In private practice, you have peer reviews, you’re billing for your time, and there’s a defined lawyer-client relationship. As an In-house lawyer, you need to be versatile in how you approach your work and adapt how you communicate with the organisation. Everyone is part of the same team, so you need to know how to support colleagues, but also to know when to challenge ideas.

Are in-house legal jobs in the UK similar?

No. Every business is different, and you need to find the right fit. When you’re looking at legal in-house jobs on our job page or elsewhere, ask yourself:

        Does this fit with my values?

        What are my skills?

        Do I know what the business drivers are for this industry?

Look for legal in-house roles that play to your strengths and interests, align with your personal values, and suit your way of working. You may want to work in tech and get involved in innovation. You might find a banking firm is more suited to your skills. Perhaps in-house employment law is your passion. Get clarity right at the start about the sort of businesses you want to work with before you make approaches, hand in your CV and get to interview.

What is a typical in-house lawyer salary in the UK?

The average in-house counsel salary listed on Glassdoor is £75,854 (correct as of May 2023) not accounting for bonuses. In London, that figure jumps to the lower £90,000 mark. General Counsels can expect a salary of around £150,000. In comparison, according to the Law Society, the average salary for a solicitor working full time in private practice is £62,000 (Nov 2022).

Salaries are higher in London compared to North England and there are huge salary ranges depending on your practice area. Criminal law salaries are considerably lower than Magic Circle jobs, which offer starting salaries of £120,000 upwards. NQ salaries have increased in recent years, making them competitive with in-house General Counsel roles.

So, overall we see starting junior salaries for in-house roles are higher, but they can plateau at senior level. In private practice, salaries start lower but can pay more for senior partner positions.

The pros and cons of choosing an in-house legal role

Salary can be a big reason to choose an in-house role. But an attractive partner offer from a law firm may even tempt some in-house GCs back to private practice. So, apart from salary considerations, what makes an in-house role worth considering?

Here are 5 pros of going in-house:

  1. No more minimum billable hour requirement: This is often what drives those long hours at law firms. In-house firms bring salaries with bonuses and benefits.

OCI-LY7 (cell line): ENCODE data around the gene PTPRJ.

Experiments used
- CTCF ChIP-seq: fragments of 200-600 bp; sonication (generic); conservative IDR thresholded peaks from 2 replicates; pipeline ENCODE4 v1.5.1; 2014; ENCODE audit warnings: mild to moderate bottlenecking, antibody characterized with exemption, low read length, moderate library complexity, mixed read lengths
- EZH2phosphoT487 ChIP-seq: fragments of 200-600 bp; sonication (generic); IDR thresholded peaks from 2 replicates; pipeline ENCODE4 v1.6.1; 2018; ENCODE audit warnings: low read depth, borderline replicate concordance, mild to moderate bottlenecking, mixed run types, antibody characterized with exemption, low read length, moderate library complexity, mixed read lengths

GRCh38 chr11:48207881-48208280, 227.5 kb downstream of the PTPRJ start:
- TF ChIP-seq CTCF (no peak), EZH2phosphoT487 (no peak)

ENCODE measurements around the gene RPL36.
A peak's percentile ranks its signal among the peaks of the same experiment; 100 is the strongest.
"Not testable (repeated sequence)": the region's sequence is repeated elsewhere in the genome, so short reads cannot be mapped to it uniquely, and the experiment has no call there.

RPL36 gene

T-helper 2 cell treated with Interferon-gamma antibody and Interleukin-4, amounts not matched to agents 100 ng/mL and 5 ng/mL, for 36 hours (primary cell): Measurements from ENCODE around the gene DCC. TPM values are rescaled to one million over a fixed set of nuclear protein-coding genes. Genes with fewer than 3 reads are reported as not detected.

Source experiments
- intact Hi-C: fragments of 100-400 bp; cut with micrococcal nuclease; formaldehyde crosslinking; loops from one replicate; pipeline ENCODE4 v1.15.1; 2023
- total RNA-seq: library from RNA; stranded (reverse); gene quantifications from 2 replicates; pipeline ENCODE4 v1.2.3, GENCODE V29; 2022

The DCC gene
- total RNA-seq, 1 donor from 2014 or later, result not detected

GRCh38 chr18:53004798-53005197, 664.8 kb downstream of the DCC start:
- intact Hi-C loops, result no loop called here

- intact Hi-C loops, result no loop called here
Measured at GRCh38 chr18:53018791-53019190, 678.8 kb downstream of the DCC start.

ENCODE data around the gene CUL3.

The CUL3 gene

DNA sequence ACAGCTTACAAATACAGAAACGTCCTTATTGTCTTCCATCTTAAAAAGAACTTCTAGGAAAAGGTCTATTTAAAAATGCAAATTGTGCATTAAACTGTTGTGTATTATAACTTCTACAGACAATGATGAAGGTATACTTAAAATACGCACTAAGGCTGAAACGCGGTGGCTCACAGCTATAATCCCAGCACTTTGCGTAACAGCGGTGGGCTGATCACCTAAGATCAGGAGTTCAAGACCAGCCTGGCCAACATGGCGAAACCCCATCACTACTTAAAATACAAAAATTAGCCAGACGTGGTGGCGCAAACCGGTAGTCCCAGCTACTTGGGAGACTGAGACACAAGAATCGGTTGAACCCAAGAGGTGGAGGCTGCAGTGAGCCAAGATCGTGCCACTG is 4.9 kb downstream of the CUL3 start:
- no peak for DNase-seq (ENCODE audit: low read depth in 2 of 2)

2. Work-life balance: Although not true of all in-house legal jobs, there are greater opportunities for flexible working and knowing your work schedule ahead of time.
  3. A one-client focus: Rather than working with multiple clients, your sole client is your employer. So you can really get to know their needs and play a bigger role in shaping business strategies.
  4. Work variety: Expect a diverse range of work and fresh challenges to keep you on your toes.
  5. Your career opportunities are broader: You’re not aiming for partner when you move in-house. Instead, you’ll be working with upper management teams and executives and your career path is less fixed.

Here are 5 cons to an in-house role:

  1. Your value is harder to prove: Without billable hours to show you deserve higher pay, it can be tougher to know how you measure up.
  2. Self-sufficiency: You may find there’s less of a team around you compared to a law firm. That means tasks you could previously pass on to someone else to do may land on your desk and stay there.
  3. Perfection is the enemy of progress: In-house lawyers have to get things done and move onto the next thing. Insisting on perfection will not suit a fast-paced business environment.
  4. Finding the right next career move: You may find limited opportunities at one firm and need to move companies to widen your opportunities to move up.
  5. Working outside your expertise: There’s a good chance you’ll take on jobs outside your remit.

Not every lawyer suits an in-house role. You need the right skill set and versatility to adapt to ever-changing situations.


Starting your in-house legal job

Once you land your in-house legal job, go into it open-minded. Build relationships with stakeholders and understand what drives them. Get familiar with the strategic direction of the executive team and create a commercial approach to your legal work so you can deliver what they need. It’s a challenging role, but if it sounds like the right fit for you, it could lead to a thrilling and varied career ahead.